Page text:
• Objective-C compiles faster than Swift. Compiling is the step that converts your human-readable code into something the computer understands so it can package up your app and let you run it. The duration of this step isn’t likely to affect you when you’re building your first, smallish To Do app, but in the workplace, you may be working on large programs that take longer. In that case, your colleagues will likely prefer to work with Objective-C, which means you’ll be using it too.
  • Because Swift is relatively new, there are fewer places where you can search for clues when you’re stuck. There are fewer Swift articles on StackOverflow, for example. There are approximately 170,000 posts about Swift and 280,000 about Objective-C. However, this landscape is changing as Swift gains popularity.

What are developers saying?

We scanned the web for a cross-section of viewpoints. The folks we’ve quoted include individual developers engaging in public discussions. There’s also a more journalistic take (ArsTechnica). And last but not least, we added the views of a coding teacher who knows what students go through as they learn Objective-C and Swift.

- “Objective-C is definitely better to learn first,” because there are “still limitations to the tools that use Swift.” - Kristina ThaiiOS Engineer and Designer at Intuit

- Compared to Objective-C, Swift is “Easier to learn and teach, harder to mess up” - ArsTechnica

- “I am an iOS developer and working with Objective-C. But now we are migrating our project into Swift. So it's better to learn Swift rather than Obj-C.” - Ashwini BankarSenior iOS Developer at TechnoPurple

- “I recommend a Swift first approach for both absolute beginners or those from different development domains.” - Pasan PremaratneiOS Developer, Instructor in Objective-C & Swift at Treehouse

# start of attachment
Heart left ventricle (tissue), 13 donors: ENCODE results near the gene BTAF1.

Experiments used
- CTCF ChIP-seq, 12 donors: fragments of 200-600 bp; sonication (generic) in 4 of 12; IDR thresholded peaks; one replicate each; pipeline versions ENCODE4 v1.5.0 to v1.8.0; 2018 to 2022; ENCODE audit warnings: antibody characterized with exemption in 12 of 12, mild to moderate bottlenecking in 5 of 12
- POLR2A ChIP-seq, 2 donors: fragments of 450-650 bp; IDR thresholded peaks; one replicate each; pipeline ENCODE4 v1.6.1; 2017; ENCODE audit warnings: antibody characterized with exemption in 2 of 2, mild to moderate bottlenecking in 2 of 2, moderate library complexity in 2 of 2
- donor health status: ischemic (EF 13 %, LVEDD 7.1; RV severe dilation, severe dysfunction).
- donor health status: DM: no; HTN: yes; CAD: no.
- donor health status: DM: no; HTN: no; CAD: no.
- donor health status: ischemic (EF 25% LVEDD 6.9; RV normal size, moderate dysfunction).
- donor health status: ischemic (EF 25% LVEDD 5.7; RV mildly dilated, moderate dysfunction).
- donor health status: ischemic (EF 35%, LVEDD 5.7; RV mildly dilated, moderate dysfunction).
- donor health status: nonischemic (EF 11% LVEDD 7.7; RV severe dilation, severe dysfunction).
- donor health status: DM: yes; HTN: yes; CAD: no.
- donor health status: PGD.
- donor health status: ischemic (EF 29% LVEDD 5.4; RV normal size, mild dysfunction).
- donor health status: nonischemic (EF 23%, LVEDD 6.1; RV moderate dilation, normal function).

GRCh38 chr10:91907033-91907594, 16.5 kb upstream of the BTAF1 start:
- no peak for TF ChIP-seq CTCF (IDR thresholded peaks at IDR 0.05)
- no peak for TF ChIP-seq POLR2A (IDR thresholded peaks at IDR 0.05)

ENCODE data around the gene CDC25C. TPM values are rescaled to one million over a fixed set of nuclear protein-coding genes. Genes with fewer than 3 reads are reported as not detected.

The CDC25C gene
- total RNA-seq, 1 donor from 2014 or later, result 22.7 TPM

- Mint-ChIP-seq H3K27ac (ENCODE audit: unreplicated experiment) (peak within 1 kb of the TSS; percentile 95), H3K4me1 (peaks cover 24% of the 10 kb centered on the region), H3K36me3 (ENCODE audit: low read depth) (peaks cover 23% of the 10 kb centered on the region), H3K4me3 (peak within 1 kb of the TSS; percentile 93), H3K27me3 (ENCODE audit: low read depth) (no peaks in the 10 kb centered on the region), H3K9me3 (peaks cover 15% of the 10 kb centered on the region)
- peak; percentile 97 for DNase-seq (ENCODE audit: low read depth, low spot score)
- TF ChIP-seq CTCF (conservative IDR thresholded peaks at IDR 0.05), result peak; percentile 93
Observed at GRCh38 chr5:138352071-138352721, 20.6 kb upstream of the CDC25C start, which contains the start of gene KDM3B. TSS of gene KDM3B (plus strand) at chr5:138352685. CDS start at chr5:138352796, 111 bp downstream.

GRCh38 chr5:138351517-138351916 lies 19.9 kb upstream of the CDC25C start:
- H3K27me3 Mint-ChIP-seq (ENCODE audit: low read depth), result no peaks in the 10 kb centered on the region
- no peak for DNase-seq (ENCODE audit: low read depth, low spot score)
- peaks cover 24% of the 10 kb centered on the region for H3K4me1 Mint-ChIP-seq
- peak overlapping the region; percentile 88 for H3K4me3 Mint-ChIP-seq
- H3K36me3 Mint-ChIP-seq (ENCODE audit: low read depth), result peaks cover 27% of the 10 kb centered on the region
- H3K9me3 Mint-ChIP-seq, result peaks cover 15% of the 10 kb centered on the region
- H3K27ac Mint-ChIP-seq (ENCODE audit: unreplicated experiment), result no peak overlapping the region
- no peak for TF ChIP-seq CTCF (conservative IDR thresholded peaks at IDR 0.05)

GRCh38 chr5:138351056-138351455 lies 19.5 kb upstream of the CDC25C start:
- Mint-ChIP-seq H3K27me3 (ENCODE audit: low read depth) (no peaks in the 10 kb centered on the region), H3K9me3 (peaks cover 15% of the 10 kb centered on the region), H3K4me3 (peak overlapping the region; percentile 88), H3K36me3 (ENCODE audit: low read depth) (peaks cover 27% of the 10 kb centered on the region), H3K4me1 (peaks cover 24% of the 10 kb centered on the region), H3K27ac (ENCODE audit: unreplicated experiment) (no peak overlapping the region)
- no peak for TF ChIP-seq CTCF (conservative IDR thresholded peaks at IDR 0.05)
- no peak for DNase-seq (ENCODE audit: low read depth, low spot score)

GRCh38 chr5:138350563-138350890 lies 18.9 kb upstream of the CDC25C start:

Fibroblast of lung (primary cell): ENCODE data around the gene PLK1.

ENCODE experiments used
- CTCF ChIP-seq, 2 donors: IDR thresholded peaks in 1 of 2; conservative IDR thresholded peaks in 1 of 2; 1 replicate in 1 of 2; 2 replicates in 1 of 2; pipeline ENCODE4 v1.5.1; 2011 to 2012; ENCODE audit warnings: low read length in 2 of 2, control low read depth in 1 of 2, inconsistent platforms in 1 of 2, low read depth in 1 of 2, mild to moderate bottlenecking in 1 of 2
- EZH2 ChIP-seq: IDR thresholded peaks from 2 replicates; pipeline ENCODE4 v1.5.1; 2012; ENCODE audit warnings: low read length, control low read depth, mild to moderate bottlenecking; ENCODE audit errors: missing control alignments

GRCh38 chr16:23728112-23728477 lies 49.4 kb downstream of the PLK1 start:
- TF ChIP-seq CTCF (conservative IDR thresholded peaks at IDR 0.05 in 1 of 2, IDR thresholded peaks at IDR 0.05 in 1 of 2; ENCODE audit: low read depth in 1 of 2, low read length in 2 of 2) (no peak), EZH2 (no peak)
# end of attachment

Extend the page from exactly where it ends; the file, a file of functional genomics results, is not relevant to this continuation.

Example — What does Swift look like?

In programming tutorials, often the first lesson is a “Hello World” exercise. The goal: write a short program that tells the computer to display “Hello World” on the screen. Written in Swift, we can achieve this in one line, like this:

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The same program in Objective-C looks like more complex, like this:

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And this is the learning environment in Swift Playgrounds:

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Next Steps — Learn Swift

If you’re eager to make apps, you’ll need a few things:

  • Access to a Mac computer.
  • Xcode, Apple’s free program for coding, compiling, and testing in Swift and Objective-C.
  • Access to an iPhone for testing your iPhone app. You can test using simulators, but you’ll get more realistic results and fewer glitches on an a real, physical Apple device.
  • Access to any other Apple device your brand new app will run on (i.e. iPad, Apple Watch, or Apple TV).

If you’re new to programming in general, the best place to start in Swift is:

Swift Playgrounds - a colorful iPad game, no computer or Xcode required

Some of the best tutorials:

Ray Wenderlich’s Swift Resources - Ray’s guides are among the most popular and trusted in the industry, mentioned in may top-10 lists by Apple developers. His style is friendly and approachable, often including cartoons. His free content is diverse and thorough. It includes blog-style programming essentials for those who have never done any coding. He also has loads of videos, cheat sheets, a podcast, newsletters, and books.

Lynda.com - Often available for free with a public library membership, Lynda is popular because it’s accessible while also polished. Their courses range from novice to intermediate, broken into modules averaging 1 to 3 hours in length, with some project-based tutorials, e.g. “Build an iOS Messaging Application”. New courses are added regularly, keeping pace with Apple’s updates to Swift and iPhone features.

Apple’s “Start Developing iOS Apps" Guide - Apple’s own guide to mobile development is spartan but very clear, with no distracting ads or gimmicks. The guide has an obvious flow, so it’s easy to see the structure of an app and how its many parts work together. Some knowledge of basic programming terminology would help, though they do include a built-in glossary of definitions relevant to the mobile app development context.

Want to hear about what it’s like to develop mobile apps with Swift? Check out CodeNewbie’s interview with mobile developer Alicia Carr.